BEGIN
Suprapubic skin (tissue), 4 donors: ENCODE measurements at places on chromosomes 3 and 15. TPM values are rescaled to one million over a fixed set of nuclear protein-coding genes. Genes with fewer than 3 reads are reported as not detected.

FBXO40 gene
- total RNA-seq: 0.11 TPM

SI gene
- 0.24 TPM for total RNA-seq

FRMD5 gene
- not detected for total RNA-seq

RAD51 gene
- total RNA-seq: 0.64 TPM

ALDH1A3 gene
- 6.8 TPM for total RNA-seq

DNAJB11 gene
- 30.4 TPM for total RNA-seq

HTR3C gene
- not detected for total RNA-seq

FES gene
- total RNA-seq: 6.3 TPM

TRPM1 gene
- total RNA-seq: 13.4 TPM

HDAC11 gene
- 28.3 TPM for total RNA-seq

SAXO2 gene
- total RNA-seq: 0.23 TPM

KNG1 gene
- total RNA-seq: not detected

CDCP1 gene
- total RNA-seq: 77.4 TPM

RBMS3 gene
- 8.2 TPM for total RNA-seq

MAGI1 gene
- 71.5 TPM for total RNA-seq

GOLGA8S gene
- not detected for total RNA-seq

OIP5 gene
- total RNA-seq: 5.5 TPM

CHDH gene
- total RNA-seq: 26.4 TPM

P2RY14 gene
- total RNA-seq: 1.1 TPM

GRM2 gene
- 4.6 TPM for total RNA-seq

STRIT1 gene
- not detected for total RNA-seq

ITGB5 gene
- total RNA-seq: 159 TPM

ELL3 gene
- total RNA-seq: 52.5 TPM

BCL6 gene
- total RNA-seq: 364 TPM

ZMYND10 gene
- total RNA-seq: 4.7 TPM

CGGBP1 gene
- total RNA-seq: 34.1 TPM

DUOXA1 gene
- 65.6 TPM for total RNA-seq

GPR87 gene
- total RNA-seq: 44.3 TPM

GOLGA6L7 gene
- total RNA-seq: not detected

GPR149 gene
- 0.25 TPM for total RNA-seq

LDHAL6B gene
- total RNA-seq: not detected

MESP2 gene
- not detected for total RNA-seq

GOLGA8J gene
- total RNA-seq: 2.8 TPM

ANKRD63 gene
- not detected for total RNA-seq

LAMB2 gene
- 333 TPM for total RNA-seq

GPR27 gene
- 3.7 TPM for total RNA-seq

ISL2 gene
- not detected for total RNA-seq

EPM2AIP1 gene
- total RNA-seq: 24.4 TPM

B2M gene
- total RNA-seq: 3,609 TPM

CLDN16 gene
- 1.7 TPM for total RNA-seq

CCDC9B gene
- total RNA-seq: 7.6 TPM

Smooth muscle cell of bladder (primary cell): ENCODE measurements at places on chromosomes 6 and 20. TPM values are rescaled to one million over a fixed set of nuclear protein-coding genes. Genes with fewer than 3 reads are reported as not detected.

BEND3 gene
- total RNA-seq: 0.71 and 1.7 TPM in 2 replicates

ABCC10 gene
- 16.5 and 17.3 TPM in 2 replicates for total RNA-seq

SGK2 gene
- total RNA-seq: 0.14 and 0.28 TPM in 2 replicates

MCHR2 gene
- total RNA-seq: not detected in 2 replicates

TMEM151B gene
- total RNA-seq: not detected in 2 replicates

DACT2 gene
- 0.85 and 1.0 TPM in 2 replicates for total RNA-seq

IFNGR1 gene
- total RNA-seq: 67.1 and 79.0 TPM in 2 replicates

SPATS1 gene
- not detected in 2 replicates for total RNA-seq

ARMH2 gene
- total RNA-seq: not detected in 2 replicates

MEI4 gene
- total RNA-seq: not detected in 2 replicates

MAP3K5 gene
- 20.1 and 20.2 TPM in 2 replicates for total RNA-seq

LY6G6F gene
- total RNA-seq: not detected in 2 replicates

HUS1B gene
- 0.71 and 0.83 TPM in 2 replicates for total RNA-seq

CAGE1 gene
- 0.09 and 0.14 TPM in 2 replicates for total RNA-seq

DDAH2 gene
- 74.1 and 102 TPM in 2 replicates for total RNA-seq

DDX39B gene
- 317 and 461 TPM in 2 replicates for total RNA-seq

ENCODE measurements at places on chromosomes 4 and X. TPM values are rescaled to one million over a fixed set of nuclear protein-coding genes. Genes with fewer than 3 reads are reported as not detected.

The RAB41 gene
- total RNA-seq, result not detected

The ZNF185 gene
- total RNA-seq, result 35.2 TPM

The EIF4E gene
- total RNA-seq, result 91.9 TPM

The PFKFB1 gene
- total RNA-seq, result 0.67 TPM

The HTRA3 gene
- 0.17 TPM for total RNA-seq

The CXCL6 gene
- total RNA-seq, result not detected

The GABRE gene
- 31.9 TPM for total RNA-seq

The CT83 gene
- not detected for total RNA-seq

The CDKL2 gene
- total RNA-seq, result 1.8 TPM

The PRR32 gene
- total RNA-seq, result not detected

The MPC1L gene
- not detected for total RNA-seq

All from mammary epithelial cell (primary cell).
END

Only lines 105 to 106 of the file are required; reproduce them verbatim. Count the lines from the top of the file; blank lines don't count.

MAP3K5 gene
- 20.1 and 20.2 TPM in 2 replicates for total RNA-seq